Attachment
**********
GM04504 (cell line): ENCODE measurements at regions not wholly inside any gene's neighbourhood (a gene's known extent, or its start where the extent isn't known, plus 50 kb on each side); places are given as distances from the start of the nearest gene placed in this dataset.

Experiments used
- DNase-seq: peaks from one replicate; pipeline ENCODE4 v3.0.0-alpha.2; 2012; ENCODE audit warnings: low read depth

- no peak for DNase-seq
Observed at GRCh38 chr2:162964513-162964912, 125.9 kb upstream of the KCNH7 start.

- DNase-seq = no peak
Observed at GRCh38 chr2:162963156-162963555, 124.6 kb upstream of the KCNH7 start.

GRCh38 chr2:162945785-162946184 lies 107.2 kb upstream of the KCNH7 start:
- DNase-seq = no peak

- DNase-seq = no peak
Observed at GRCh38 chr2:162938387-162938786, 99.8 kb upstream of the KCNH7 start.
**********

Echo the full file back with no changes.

GM04504 (cell line): ENCODE measurements at regions not wholly inside any gene's neighbourhood (a gene's known extent, or its start where the extent isn't known, plus 50 kb on each side); places are given as distances from the start of the nearest gene placed in this dataset.

Experiments used
- DNase-seq: peaks from one replicate; pipeline ENCODE4 v3.0.0-alpha.2; 2012; ENCODE audit warnings: low read depth

- no peak for DNase-seq
Observed at GRCh38 chr2:162964513-162964912, 125.9 kb upstream of the KCNH7 start.

- DNase-seq = no peak
Observed at GRCh38 chr2:162963156-162963555, 124.6 kb upstream of the KCNH7 start.

GRCh38 chr2:162945785-162946184 lies 107.2 kb upstream of the KCNH7 start:
- DNase-seq = no peak

- DNase-seq = no peak
Observed at GRCh38 chr2:162938387-162938786, 99.8 kb upstream of the KCNH7 start.